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GOP hopefuls: no more secrets

September 4, 2001

Having presented the views of the four Democratic mayoral candidates on police issues, One Police Plaza Confidential now offers those of the two Republicans, Michael Bloomberg and Herman Badillo. Both call for a new openness in the department, which they say has been far too secretive.

Bloomberg, the billionaire financier, presents himself as a professional manager lacking law enforcement expertise. He said he has met with such police officials as commissioner Bernard Kerik, former commissioners Howard Safir, Ray Kelly and Robert McGuire, as well as with Eric Adams, the maverick lieutenant who heads the group known as 100 Blacks in Law Enforcement.

"The big conceptual issue from a strategic point of view," said Bloomberg, "is the use of specialized units such as Street Crime, as opposed to community policing. Every commissioner I have talked to says specialized units are integral to reducing crime."

Of the fatal shooting of Amadou Diallo, an unarmed African emigrant, by four members of the Street Crime Unit, Bloomberg said: "There have been allegations that the unit expanded too quickly, but professionals say this is not the case. What broke down in the case of Diallo was the supervision and training."

To select his police commissioner, Bloomberg said he would rely on two components. "I rely on other professionals to tell me if he [the candidate] has the professional skills," he said. "It is my own judgment if this person has the same morals and ethics I share.

"My whole management approach is to find the best people I can and give them the authority along with the responsibility. My view is that the mayor isn't the police commissioner. You want a police commissioner to make police decisions. The mayor's job is to oversee, not to do the commissioner's job."

Referring to Mayor Rudolph Giuliani, Bloomberg said: "In the past, Rudy inserted himself into the process. But it [the police department] is something he has expertise in. It [Giuliani's involvement] is less today than before. It may be a function of less need or of maturity, or maybe he has more confidence."

Bloomberg said he opposes the secrecy that has characterized the department under Giuliani. "I believe in an open department. Except for certain personnel documents, I am a believer in putting all the information out there. The essence of a free society is the right to information."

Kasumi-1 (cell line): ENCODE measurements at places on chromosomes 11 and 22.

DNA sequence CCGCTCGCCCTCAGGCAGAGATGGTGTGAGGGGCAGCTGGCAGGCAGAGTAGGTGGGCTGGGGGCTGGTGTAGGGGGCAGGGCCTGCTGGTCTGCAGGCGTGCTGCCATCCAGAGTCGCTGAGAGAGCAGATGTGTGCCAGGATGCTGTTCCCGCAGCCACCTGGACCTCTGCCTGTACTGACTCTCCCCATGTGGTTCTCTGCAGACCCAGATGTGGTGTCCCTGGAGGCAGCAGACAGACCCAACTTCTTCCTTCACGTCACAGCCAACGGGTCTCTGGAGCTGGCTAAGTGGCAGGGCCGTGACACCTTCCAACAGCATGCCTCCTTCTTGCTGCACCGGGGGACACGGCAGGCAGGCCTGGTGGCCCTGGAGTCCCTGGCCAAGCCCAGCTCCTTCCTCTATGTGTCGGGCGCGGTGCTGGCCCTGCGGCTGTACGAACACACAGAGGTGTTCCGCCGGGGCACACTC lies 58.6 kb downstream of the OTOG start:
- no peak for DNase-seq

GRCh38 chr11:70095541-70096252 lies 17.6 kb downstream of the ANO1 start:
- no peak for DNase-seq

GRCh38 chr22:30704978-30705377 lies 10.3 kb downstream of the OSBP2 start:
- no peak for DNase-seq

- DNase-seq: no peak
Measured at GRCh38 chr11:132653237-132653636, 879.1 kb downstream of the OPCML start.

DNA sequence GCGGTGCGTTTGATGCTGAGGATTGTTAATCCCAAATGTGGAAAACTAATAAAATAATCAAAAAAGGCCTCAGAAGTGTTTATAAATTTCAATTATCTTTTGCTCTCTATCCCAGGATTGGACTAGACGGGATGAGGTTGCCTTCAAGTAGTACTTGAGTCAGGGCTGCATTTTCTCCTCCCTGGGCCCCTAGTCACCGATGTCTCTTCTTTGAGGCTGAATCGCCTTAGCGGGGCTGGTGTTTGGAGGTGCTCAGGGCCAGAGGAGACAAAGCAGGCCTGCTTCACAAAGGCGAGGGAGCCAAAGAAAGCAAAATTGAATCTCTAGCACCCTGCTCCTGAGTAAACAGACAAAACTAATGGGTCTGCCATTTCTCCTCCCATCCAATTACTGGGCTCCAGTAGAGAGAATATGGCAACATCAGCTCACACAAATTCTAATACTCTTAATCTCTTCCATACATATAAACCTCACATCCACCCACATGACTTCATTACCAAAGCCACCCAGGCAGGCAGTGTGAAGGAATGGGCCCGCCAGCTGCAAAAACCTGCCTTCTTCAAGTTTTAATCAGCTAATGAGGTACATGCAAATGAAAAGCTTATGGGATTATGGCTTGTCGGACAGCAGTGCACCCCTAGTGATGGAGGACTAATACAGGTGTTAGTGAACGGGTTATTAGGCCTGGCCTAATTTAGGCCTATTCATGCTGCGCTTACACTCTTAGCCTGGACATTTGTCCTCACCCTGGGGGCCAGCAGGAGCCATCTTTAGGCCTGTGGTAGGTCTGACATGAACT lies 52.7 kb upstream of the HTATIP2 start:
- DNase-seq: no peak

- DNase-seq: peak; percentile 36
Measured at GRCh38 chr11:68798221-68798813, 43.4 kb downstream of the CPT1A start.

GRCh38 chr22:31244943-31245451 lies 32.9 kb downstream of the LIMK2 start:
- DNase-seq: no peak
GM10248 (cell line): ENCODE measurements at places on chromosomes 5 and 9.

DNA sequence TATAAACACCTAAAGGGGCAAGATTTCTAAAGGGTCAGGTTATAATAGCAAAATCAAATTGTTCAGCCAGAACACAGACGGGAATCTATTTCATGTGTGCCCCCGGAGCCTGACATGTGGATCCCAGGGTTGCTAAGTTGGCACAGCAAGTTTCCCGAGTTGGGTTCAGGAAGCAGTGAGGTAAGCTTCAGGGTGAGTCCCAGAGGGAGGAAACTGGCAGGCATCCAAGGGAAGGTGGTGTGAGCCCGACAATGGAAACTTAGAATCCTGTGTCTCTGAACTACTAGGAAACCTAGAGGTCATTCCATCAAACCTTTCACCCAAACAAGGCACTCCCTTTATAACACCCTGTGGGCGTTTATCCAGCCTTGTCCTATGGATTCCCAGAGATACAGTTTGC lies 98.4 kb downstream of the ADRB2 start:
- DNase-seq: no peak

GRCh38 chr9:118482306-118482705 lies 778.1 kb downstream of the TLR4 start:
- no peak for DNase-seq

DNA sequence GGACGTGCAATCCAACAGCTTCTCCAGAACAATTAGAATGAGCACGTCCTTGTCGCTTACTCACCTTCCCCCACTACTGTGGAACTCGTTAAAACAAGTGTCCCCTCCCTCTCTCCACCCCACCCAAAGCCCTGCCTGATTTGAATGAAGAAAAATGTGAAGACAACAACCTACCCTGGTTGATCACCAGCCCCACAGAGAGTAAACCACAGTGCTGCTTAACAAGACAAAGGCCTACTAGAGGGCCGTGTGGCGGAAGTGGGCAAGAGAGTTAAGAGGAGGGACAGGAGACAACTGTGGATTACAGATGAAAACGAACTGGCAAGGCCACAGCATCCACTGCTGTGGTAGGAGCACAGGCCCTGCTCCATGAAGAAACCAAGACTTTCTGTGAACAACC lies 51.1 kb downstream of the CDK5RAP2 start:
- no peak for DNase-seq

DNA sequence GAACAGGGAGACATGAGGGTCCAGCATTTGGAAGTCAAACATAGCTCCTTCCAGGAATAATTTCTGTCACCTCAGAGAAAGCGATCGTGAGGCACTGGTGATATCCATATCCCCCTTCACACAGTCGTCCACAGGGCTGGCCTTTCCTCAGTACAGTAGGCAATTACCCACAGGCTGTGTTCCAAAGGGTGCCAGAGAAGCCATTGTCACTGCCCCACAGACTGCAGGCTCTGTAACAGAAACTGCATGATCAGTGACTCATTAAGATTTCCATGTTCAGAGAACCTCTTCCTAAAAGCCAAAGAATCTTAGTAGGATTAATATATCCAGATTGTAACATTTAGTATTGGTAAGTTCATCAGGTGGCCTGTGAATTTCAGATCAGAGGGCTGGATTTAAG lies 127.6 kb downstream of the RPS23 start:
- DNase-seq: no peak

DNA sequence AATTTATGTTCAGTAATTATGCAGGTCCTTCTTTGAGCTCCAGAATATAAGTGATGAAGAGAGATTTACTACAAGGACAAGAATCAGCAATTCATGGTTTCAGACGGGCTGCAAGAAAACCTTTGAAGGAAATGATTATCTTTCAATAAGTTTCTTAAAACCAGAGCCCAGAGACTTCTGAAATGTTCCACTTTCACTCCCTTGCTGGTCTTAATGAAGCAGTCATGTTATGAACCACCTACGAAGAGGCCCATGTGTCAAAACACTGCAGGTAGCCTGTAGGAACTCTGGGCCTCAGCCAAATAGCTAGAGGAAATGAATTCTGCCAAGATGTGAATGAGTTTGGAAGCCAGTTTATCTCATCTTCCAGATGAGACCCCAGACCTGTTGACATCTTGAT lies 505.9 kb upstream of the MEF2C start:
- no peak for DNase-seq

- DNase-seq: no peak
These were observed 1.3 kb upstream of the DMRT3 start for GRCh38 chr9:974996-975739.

Of the Street Crime cops who shot and killed Diallo, Bloomberg said: "Legally, you cannot fire them. They have their rights. I personally would not put them on the streets with a gun. I'd find a way to avoid that if I possibly could. It sends the wrong message."

Badillo, the veteran pol and long-shot candidate, said: "The Police Department needs to be more open. There is no need for the secrecy that leads to racial polarization. If we don't let the community know what is going on, we get accusations of racial profiling. Secrecy hurts the police. You can't have a city agency that acts like the CIA."

Referring to Safir, whom Giuliani has called "the greatest commissioner in the history of the city," Badillo said: "Howard's secrecy was damaging to the city. Howard didn't want to talk. They [he and Giuliani] loved the secrecy. They didn't want to meet with the community. It was like the CIA. Like being in the CIA.

"I was on his [Giuliani's] committee to choose a commissioner in 1994. I gave a favorable opinion on [Bill] Bratton," who was Giuliani's first commissioner. "It came down to Bratton versus Ray Kelly. [Guy] Molinari [Staten Island borough president] was supporting Kelly. I felt Kelly offered nothing new. And I was right. But Bratton also engaged in excessive secrecy."

Referring to both Bratton's and Safir's use of an entourage, Badillo continued, "The police commissioner does not need an entourage. He is not important. They feel there is something special about them, that they stand above the crowd. He is a commissioner like any other commissioner. The idea of super security and a huge entourage to impress everyone wherever you go is unacceptable, not even for the mayor.

"As a congressman, every summer, police would ask me to help them close fire hydrants at night because water-pressure levels would be down at Lincoln Hospital. So I would get in the back of a police car," recalled Badillo.

"From the police car, I would hear the boos. The hostility towards the cops was clear. I would tell the people we have to keep the hydrants closed, and while I was doing this, the police were closing the hydrants," he said.

"This dramatizes the hostility that exists, and to deny it is to be out of touch with reality. We have to devise ways to deal with it. We have to get more blacks and Latinos on the force. The overwhelming percentage of whites gives blacks and Latinos the impression that the department is an army of occupation," said Badillo.

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© 2001 Newsday, Inc. Reprinted with permission.